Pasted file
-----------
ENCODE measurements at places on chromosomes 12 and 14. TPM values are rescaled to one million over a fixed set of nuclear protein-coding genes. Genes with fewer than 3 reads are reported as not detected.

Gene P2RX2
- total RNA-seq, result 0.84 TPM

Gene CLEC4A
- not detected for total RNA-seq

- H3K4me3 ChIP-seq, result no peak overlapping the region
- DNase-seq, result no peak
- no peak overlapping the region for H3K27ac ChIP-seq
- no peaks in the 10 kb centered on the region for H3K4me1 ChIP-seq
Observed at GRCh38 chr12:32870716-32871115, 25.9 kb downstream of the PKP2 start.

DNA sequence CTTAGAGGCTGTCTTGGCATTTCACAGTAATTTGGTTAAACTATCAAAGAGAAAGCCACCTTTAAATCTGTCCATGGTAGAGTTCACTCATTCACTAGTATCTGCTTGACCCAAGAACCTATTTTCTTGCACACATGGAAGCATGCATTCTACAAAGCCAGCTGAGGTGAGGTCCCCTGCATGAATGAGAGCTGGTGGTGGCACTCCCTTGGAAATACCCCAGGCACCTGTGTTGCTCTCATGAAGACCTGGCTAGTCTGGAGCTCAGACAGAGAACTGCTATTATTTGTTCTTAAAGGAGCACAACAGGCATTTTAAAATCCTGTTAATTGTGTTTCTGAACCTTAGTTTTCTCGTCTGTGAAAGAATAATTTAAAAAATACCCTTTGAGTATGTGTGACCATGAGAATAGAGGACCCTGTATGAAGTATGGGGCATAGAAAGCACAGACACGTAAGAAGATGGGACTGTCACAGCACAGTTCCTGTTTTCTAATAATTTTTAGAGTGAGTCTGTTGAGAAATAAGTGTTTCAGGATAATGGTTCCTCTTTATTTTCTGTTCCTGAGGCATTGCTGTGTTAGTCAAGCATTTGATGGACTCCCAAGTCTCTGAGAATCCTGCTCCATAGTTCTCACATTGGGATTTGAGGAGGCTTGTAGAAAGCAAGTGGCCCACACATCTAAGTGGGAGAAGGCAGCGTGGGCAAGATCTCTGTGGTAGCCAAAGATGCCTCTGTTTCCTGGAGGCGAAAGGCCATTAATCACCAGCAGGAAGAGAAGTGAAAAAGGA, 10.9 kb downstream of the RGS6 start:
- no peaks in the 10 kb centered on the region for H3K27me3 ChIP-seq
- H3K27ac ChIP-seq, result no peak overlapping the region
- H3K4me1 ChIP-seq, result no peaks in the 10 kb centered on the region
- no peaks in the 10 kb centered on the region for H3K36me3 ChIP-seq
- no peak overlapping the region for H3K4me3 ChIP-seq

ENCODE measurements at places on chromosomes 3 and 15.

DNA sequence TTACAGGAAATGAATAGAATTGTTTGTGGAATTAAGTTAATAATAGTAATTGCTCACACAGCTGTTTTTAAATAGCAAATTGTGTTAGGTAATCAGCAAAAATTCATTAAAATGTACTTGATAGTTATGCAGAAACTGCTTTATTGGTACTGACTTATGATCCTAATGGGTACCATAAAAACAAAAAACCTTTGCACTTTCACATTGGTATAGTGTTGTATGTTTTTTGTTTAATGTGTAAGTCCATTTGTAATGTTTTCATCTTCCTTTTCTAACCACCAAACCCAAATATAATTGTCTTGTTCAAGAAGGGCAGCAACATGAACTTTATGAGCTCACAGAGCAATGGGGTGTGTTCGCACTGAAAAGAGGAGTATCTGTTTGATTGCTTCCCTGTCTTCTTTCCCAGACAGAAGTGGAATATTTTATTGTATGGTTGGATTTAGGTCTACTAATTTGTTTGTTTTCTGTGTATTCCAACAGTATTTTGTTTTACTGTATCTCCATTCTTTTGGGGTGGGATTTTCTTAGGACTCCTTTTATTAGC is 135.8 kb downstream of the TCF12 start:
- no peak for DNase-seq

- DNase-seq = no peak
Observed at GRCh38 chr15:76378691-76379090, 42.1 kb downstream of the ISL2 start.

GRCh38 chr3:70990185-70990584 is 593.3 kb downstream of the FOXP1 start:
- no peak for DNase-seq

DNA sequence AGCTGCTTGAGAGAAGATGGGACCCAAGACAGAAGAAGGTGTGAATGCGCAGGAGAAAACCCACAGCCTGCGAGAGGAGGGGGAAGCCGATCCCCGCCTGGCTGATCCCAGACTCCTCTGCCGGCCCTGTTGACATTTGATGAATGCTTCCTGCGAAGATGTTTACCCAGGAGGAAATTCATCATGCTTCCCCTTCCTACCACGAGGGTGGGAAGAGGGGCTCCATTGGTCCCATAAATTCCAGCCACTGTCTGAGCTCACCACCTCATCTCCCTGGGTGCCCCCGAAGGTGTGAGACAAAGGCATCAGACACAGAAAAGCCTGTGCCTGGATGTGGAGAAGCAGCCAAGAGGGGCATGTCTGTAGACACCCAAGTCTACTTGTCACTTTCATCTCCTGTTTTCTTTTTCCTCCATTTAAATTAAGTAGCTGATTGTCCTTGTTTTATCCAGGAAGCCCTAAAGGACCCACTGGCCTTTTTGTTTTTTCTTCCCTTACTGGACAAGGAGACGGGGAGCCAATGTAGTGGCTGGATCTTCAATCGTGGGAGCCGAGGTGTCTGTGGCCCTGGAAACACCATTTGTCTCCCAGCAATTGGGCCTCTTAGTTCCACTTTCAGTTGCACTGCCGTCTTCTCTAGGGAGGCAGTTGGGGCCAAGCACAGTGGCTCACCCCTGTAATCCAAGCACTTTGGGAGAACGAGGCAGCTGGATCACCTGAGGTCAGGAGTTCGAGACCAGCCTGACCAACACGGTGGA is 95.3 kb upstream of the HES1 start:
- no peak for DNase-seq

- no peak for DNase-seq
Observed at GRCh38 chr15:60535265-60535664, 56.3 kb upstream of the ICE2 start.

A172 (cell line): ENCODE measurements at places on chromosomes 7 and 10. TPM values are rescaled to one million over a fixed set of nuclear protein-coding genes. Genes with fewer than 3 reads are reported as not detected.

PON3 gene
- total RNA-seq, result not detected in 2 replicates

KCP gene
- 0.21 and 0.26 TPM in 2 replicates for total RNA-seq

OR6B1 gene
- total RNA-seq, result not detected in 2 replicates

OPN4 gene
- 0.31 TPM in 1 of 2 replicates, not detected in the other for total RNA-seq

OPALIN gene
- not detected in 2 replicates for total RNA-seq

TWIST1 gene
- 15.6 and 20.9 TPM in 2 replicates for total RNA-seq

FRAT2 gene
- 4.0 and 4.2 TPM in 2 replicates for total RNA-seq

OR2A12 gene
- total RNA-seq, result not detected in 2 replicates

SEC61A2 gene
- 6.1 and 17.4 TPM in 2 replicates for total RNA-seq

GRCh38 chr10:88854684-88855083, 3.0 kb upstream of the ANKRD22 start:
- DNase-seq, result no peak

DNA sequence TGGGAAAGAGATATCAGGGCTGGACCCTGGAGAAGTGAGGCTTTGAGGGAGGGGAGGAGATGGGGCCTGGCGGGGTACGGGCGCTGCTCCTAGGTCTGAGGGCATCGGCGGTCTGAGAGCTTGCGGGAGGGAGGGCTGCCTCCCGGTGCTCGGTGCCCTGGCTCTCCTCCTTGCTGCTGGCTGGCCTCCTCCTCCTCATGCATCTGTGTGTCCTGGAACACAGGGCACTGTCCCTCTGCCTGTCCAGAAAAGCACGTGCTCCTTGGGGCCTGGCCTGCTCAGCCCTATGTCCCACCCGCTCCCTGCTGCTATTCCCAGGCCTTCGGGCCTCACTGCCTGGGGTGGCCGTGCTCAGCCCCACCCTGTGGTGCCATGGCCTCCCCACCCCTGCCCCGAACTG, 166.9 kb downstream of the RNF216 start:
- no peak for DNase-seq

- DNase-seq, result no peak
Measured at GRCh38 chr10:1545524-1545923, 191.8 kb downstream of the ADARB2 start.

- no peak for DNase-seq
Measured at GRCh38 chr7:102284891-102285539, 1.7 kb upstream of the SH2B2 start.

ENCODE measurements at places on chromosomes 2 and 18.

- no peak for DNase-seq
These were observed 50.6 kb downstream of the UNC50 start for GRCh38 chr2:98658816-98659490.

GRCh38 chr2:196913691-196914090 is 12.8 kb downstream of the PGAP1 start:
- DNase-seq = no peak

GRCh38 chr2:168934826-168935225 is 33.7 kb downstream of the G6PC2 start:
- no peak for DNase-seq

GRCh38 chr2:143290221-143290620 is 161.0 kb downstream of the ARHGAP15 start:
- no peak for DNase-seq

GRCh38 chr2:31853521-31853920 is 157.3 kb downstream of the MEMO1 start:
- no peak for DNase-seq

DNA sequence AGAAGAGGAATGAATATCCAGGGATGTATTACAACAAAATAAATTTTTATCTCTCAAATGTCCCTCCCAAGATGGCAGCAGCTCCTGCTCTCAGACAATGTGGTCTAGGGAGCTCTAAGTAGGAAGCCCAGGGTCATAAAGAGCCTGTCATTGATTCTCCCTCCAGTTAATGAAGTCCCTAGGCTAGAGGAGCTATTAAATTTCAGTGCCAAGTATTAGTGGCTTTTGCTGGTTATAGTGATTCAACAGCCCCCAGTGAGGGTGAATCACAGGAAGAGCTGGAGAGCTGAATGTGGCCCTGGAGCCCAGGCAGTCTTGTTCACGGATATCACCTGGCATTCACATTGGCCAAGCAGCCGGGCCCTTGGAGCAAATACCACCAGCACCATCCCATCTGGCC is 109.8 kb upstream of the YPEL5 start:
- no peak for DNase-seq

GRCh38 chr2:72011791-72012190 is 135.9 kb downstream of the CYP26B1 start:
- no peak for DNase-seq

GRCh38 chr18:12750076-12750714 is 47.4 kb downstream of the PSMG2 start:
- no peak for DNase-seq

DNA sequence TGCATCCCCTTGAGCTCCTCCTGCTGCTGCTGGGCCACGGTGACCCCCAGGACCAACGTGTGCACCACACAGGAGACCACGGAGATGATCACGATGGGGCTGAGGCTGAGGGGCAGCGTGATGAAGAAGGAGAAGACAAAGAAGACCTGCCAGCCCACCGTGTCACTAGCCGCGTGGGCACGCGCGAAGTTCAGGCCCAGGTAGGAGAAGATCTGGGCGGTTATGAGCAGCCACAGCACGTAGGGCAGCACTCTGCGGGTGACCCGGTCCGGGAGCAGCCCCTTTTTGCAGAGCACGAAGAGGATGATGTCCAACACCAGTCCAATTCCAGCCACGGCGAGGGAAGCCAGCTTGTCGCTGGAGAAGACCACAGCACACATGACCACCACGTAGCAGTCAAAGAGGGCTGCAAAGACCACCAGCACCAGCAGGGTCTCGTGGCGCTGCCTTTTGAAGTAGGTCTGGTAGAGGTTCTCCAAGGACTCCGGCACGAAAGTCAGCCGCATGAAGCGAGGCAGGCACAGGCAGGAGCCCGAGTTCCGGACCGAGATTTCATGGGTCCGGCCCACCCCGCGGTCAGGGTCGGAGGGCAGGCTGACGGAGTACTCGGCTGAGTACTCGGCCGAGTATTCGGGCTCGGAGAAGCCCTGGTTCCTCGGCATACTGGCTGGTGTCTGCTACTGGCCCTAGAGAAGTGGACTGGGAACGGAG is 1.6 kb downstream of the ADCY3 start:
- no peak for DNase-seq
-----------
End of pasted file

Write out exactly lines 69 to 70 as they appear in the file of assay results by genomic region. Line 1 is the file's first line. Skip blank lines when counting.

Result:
- no peak for DNase-seq

GRCh38 chr18:12750076-12750714 is 47.4 kb downstream of the PSMG2 start: